This Girl Can Ambassadors – Tamsin’s Story

As part of our This Girl Can programme, we recently trained seven women to become qualified cycling instructors. They took part in an intensive four-day course, during which they learnt about road safety, cycling standards and teaching techniques. Now, the women are qualified instructors, who will go on to support adults and children to learn to ride and develop their cycling skills.

The participants are also This Girl Can Ambassadors – women who are committed to championing inclusivity and participation for all and supporting other women to become more physically active and socially connected.

Tamsin, one of the newly qualified instructors is a single mum with a background in social care. She was studying for a degree in Youth and Community Work, and working within schools, when lockdown began, which meant she couldn’t continue working and was on Universal Credit.

She explained that as a single mum on benefits, I answer to the government basically and so being able to do the course, it’s fantastic. It gives me a new qualification and helps me to do a job that I love, doing something I love.’ She saw the course as a great way to combine her love of cycling and skills in community development and youth engagement, while also being able to earn a living.

Tamsin had discovered her passion for cycling just before lockdown. At first, she had been borrowing her aunt’s bike, but it was old and rusty. Then her GP contacted her to tell her she was eligible for a bike on prescription*, which is offered as part of our Social Prescribing service, to help her lose weight. Having her own bike helped Tamsin get more into cycling. Then with the help of her mum, she bought her own road bike, to use on longer rides.

She found that taking time to yourself to be physically active can be a valuable break from the pressures of daily life, with many physical and mental health benefits. Tamsin explained that cycling is ‘an escape route for me away from the family and my children, which sounds horrible, but being stuck inside with your kids during lockdown can be testing’. After feeling confined in the house at times, she said she really enjoyed spending time outdoors and exploring new areas.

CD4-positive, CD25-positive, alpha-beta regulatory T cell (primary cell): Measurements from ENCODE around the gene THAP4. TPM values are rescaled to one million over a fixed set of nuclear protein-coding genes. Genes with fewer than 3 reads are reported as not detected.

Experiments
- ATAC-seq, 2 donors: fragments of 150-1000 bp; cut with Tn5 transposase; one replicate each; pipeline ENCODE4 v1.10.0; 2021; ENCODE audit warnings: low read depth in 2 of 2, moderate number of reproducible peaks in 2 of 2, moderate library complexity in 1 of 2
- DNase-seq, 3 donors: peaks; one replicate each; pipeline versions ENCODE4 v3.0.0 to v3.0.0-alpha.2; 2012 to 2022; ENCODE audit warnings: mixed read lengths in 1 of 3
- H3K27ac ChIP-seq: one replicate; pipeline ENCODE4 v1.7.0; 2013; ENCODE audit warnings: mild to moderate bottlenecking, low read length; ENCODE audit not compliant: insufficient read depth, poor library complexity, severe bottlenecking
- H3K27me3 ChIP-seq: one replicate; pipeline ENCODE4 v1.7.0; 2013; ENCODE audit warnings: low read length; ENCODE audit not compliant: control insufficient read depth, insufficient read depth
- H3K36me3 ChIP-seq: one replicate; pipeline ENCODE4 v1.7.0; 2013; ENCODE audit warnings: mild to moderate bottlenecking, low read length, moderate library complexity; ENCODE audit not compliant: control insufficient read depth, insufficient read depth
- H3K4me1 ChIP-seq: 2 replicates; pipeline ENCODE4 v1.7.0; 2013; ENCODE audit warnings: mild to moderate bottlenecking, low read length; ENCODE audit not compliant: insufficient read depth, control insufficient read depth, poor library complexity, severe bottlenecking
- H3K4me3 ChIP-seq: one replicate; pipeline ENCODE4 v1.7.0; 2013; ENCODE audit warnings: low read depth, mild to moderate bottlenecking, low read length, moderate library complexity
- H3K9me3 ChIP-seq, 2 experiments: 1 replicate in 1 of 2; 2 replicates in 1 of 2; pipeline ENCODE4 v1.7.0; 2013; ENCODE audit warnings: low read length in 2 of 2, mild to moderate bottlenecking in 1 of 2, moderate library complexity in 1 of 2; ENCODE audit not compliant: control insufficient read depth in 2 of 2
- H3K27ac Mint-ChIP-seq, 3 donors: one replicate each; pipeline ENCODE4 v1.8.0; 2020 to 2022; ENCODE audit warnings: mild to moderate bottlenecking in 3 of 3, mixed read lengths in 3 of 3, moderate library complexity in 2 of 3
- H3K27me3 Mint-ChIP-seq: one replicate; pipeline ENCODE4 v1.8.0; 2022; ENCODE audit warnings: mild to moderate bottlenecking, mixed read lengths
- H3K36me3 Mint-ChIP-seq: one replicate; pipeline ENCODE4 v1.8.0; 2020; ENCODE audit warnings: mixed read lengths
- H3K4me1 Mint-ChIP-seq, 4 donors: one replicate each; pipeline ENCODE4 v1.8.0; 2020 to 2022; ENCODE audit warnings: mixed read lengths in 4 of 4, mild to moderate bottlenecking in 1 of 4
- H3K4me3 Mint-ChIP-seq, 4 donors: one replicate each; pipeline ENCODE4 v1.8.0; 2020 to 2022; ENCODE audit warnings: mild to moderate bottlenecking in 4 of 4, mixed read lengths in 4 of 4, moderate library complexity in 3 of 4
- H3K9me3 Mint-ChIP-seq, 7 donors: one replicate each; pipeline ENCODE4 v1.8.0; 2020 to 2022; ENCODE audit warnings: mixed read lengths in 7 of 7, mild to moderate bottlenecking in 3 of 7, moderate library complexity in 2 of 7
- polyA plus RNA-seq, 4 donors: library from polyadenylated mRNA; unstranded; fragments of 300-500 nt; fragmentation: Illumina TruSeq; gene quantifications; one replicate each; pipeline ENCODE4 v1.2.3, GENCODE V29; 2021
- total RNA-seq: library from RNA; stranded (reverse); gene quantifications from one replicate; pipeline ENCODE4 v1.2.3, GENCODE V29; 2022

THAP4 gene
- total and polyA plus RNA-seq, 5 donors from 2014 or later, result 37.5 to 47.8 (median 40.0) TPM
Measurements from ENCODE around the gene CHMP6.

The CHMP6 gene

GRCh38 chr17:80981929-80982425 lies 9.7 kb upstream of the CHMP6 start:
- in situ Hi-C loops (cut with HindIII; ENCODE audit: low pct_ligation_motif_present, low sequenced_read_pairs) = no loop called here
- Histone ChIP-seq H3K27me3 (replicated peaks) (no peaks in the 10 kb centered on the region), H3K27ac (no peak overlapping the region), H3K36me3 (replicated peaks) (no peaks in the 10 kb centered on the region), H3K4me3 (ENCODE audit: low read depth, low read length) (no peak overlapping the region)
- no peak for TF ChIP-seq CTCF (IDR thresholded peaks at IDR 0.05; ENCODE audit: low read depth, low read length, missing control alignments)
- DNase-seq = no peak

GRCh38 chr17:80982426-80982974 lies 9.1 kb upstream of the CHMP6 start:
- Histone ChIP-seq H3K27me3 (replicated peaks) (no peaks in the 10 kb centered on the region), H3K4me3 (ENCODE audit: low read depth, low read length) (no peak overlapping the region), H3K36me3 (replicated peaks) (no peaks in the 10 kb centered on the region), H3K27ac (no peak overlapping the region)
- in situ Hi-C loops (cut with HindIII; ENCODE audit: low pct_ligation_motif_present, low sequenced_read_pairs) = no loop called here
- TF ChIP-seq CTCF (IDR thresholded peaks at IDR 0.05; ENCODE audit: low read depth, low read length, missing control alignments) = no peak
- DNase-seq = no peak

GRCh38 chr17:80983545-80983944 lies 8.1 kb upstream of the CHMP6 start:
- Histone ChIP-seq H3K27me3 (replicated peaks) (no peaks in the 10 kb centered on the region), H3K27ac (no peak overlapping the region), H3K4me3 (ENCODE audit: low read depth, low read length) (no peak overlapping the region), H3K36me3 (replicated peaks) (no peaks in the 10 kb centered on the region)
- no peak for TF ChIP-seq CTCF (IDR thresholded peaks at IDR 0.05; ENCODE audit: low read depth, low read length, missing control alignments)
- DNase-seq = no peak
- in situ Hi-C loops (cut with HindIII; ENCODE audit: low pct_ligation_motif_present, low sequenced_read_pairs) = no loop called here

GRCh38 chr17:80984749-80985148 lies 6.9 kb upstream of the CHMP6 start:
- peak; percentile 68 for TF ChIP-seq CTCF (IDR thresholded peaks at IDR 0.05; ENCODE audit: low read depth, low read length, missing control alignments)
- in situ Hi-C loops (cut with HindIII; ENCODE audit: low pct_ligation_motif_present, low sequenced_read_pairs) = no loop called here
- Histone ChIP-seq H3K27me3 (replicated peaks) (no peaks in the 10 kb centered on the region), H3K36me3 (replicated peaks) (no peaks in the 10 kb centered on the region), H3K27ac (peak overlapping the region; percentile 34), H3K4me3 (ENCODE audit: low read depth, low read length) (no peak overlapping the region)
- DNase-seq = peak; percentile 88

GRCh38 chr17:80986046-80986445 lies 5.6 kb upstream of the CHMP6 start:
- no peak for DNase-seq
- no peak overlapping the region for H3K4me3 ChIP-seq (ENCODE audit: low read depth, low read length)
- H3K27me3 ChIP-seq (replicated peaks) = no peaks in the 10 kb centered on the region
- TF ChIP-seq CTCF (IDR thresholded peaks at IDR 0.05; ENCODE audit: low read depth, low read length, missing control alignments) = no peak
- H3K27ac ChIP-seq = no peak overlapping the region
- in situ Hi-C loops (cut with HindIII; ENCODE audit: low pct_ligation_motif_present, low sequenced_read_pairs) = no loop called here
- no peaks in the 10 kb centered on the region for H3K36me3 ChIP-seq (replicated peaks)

‘I absolutely love being active on my bike. I love just being outside, just being able to like, just have a chilled ride, watch beautiful scenery. Once you get onto the roads, into the countryside, it’s just pretty enjoyable and helps your mental health, helps you clear your mind.’

This Girl Can believes there is no ‘right’ way to get active and celebrates women being active however they like. Tamsin explained that she believes cycling gear should be for everyone, no matter their body shape or size.

‘The thing is, if you feel good on the inside, you feel good full stop. So, I may be a larger woman, however, I still wear tighter clothing. People probably look at me going, why is she wearing that, however, I’m not bothered. It’s what I’m comfortable in.’

As part of the course, the women learnt about cycling techniques and road safety, including the National Standard for cycle training, the Highway Code and instructor teaching methods. Tamsin said she built confidence in her cycling ability as well as a network of friends with a shared passion who are keen to meet up for rides and coffees. She explained, ‘we had four days together, now we’ve got a bond for life, all of us.’

Tamsin plans to work within schools and community settings and hopes to ‘be able to open the door to cycling to everybody’ by giving people a safe space to learn new skills. She’s excited to set up all-ability cycling groups, as well as beginner ride clubs for both adults and children.

In the past few years, more and more women have taken up cycling, but it still remains a very male dominated activity. Tamsin wants to be able to encourage more women to give it a go. She explained,

If I can just empower the next generation of women to stand up and just go, “actually I can do this”, even though they face tough times and sometimes feel like quitting. As long as they don’t quit, because we all have our dark days, no matter how positive you are, we all have dark days.’

Our cycling sessions and other activities are a great way to meet new people and become more socially and physically active. To find out more about what’s on in your area, check out our activity finder:

*We are working with Raleigh and health partners in GP surgeries to identify patients whose mental and physical health would benefit from a ‘bike on prescription’. Patients are given a bike, which is theirs to keep, and information on how to access a range of free cycling activities, such as Led Rides.

Nina Conway
Author: Nina Conway